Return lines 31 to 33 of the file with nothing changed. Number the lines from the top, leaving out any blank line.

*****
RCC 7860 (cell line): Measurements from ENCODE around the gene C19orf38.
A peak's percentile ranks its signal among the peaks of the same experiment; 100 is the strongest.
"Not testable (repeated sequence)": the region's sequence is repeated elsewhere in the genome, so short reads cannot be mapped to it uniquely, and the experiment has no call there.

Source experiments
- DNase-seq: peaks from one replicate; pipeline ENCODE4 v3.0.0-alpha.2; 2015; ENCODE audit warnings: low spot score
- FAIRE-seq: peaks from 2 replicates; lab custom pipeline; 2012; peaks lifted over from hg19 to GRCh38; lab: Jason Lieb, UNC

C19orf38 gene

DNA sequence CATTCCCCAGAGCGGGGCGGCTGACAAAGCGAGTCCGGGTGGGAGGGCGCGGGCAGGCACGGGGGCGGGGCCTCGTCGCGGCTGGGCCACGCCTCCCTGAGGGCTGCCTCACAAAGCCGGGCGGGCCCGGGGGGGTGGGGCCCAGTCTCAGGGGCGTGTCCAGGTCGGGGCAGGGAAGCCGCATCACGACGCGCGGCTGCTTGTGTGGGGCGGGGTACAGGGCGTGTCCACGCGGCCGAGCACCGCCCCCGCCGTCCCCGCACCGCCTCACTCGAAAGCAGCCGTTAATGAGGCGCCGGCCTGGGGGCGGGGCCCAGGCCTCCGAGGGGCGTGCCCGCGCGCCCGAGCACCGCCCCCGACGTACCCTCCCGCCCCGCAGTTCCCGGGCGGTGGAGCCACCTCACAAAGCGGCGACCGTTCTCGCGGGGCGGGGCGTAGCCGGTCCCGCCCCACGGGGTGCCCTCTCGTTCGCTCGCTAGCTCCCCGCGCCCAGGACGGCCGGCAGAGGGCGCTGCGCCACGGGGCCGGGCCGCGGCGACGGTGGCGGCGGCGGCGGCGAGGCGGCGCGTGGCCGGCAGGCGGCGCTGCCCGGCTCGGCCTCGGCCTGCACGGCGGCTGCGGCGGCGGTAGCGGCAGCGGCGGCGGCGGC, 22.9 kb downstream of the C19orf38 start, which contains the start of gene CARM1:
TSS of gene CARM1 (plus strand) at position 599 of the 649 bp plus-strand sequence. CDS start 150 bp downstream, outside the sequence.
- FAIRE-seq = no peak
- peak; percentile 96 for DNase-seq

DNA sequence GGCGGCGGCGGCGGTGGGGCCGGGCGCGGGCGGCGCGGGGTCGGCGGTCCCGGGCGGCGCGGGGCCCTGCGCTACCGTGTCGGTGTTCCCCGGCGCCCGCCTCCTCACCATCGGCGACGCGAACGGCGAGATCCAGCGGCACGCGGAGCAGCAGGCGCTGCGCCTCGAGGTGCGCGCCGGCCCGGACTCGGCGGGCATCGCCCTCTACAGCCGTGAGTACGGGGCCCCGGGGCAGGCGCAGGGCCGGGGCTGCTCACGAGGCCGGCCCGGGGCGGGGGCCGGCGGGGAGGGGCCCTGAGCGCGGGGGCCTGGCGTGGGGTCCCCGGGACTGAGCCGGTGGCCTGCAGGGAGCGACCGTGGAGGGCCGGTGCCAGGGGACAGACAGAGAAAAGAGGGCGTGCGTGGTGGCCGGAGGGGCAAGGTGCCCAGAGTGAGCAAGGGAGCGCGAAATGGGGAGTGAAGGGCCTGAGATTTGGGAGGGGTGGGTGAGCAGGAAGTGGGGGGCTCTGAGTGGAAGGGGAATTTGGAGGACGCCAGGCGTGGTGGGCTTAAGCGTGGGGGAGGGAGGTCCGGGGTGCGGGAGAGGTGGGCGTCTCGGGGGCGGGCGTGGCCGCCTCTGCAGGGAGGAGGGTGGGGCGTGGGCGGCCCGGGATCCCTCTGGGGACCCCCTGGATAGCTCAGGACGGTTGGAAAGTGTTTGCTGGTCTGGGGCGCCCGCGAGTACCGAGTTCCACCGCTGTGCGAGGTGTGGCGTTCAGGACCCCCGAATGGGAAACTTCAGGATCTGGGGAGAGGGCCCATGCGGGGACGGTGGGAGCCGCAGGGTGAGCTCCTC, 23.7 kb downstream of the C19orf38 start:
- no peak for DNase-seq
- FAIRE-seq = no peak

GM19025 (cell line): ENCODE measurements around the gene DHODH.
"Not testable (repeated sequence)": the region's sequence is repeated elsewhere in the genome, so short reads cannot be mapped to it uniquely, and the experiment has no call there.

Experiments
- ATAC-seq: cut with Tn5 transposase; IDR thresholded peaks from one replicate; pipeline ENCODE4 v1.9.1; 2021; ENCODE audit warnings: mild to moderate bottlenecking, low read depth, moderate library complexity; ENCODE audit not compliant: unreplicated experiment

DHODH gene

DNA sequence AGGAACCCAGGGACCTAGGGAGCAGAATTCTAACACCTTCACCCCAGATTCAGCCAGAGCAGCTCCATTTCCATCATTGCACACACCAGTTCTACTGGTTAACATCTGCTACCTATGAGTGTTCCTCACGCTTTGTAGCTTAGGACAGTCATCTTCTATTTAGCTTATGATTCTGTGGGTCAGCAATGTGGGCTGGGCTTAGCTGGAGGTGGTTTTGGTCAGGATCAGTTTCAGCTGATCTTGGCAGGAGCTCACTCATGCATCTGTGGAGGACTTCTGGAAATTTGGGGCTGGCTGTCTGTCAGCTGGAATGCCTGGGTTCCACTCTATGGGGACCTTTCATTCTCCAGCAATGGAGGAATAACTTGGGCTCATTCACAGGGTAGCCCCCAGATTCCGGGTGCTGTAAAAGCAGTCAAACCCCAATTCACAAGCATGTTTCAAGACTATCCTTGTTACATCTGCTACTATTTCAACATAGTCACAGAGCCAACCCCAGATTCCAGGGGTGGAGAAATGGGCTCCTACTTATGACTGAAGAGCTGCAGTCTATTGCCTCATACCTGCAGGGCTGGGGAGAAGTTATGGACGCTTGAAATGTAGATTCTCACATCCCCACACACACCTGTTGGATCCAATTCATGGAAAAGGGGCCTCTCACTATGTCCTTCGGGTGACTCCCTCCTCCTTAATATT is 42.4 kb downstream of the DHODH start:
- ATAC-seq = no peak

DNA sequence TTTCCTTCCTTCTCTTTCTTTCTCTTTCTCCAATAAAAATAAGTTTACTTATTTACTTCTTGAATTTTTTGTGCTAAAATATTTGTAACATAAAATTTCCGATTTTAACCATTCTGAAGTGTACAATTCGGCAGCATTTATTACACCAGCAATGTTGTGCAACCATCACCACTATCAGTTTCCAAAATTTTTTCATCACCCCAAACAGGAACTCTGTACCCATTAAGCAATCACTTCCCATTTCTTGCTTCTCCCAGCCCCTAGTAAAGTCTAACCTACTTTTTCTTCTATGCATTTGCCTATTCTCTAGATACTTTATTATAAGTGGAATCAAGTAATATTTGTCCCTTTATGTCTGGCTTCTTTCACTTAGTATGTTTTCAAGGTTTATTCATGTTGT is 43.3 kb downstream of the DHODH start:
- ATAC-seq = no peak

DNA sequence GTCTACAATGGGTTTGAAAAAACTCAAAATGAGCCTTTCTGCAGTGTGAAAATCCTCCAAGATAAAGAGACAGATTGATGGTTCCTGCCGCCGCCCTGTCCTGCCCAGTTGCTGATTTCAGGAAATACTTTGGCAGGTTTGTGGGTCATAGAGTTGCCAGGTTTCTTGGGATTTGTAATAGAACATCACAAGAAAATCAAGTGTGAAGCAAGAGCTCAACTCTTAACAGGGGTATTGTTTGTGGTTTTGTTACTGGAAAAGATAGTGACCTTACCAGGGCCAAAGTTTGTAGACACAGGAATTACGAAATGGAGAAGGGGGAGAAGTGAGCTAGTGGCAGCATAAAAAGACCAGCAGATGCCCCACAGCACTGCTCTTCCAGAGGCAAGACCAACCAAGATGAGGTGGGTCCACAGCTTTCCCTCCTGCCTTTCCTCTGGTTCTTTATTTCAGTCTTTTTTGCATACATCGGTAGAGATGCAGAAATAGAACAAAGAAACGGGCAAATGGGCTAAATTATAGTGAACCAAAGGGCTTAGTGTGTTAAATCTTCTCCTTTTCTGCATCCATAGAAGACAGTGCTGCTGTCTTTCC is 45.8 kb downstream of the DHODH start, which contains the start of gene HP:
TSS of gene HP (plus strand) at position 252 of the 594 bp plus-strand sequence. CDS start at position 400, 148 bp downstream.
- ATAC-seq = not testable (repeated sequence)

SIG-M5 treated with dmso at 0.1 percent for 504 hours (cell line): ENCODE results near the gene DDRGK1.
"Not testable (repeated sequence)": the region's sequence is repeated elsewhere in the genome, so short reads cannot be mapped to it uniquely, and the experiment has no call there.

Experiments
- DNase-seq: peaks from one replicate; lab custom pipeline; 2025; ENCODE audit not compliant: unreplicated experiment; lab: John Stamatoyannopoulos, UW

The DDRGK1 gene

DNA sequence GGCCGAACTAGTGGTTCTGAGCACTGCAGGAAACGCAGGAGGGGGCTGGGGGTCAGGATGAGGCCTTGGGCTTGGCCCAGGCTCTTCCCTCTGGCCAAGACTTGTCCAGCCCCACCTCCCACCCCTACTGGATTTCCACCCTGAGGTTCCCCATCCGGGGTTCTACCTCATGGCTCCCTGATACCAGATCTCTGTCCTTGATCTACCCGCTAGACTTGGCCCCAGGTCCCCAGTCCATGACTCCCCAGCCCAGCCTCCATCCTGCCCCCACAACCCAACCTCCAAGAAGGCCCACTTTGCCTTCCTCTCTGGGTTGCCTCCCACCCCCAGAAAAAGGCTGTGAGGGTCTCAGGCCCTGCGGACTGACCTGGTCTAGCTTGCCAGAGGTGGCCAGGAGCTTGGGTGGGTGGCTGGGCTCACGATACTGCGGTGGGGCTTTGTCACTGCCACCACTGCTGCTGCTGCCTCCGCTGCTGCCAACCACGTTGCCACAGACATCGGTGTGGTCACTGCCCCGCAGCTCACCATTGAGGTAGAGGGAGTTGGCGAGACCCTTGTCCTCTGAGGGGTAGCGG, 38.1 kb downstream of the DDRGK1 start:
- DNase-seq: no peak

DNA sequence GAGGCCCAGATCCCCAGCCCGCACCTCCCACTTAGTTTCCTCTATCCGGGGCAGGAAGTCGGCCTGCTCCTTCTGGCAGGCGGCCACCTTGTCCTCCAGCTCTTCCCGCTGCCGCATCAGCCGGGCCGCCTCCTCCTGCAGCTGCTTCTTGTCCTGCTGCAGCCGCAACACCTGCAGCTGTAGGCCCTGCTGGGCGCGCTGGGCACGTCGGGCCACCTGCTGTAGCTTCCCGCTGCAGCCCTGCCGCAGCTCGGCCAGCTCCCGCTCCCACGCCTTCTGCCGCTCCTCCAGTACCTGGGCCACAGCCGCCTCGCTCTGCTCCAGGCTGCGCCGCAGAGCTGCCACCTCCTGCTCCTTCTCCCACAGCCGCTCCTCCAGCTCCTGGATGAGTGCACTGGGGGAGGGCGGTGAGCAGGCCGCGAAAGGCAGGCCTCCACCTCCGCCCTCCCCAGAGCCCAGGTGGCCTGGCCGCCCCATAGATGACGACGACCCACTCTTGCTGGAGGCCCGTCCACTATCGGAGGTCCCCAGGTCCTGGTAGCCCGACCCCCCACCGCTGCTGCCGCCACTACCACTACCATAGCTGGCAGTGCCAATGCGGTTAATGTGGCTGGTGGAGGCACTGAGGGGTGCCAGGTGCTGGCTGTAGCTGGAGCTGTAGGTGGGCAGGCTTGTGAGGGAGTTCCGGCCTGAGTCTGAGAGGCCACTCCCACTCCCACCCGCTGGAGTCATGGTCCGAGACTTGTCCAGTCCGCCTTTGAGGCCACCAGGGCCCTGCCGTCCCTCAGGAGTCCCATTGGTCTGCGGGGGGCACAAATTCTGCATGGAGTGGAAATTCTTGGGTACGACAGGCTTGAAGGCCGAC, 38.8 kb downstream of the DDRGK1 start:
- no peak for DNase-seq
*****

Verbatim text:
The DDRGK1 gene

DNA sequence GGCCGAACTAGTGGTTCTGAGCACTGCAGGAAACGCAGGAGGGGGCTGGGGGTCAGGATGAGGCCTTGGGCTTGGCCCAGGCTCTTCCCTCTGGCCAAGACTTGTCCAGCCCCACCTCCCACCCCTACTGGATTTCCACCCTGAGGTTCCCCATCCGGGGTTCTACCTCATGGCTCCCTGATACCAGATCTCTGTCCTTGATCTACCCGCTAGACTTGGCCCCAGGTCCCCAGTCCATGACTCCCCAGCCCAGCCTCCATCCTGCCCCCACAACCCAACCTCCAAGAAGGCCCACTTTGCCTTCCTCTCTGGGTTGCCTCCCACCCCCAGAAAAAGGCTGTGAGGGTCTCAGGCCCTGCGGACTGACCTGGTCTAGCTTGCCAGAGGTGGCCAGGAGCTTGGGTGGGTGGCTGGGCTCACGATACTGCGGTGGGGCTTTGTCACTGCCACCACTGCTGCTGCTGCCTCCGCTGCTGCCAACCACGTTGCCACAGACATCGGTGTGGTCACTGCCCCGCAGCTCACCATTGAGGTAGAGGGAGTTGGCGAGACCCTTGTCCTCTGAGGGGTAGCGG, 38.1 kb downstream of the DDRGK1 start:
- DNase-seq: no peak